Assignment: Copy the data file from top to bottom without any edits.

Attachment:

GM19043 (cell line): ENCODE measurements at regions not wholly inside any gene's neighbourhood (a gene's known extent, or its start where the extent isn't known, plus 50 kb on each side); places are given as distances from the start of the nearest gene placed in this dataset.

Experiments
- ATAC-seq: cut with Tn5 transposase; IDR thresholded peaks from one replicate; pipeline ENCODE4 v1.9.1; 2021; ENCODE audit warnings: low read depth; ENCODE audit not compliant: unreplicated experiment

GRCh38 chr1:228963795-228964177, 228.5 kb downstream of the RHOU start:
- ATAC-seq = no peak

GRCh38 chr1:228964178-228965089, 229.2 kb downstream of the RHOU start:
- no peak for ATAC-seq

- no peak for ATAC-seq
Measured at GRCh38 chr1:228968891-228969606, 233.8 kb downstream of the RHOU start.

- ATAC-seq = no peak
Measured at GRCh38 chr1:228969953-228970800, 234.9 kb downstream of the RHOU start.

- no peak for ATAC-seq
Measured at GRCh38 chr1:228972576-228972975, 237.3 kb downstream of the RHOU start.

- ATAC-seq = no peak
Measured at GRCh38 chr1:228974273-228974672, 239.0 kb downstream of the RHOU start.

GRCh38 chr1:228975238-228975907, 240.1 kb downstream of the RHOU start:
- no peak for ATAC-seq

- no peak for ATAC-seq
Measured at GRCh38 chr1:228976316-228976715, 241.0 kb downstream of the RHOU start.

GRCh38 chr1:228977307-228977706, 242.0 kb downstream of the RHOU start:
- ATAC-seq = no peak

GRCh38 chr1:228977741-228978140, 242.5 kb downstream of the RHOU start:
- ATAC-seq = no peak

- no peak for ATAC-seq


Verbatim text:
GM19043 (cell line): ENCODE measurements at regions not wholly inside any gene's neighbourhood (a gene's known extent, or its start where the extent isn't known, plus 50 kb on each side); places are given as distances from the start of the nearest gene placed in this dataset.

Experiments
- ATAC-seq: cut with Tn5 transposase; IDR thresholded peaks from one replicate; pipeline ENCODE4 v1.9.1; 2021; ENCODE audit warnings: low read depth; ENCODE audit not compliant: unreplicated experiment

GRCh38 chr1:228963795-228964177, 228.5 kb downstream of the RHOU start:
- ATAC-seq = no peak

GRCh38 chr1:228964178-228965089, 229.2 kb downstream of the RHOU start:
- no peak for ATAC-seq

- no peak for ATAC-seq
Measured at GRCh38 chr1:228968891-228969606, 233.8 kb downstream of the RHOU start.

- ATAC-seq = no peak
Measured at GRCh38 chr1:228969953-228970800, 234.9 kb downstream of the RHOU start.

- no peak for ATAC-seq
Measured at GRCh38 chr1:228972576-228972975, 237.3 kb downstream of the RHOU start.

- ATAC-seq = no peak
Measured at GRCh38 chr1:228974273-228974672, 239.0 kb downstream of the RHOU start.

GRCh38 chr1:228975238-228975907, 240.1 kb downstream of the RHOU start:
- no peak for ATAC-seq

- no peak for ATAC-seq
Measured at GRCh38 chr1:228976316-228976715, 241.0 kb downstream of the RHOU start.

GRCh38 chr1:228977307-228977706, 242.0 kb downstream of the RHOU start:
- ATAC-seq = no peak

GRCh38 chr1:228977741-228978140, 242.5 kb downstream of the RHOU start:
- ATAC-seq = no peak

- no peak for ATAC-seq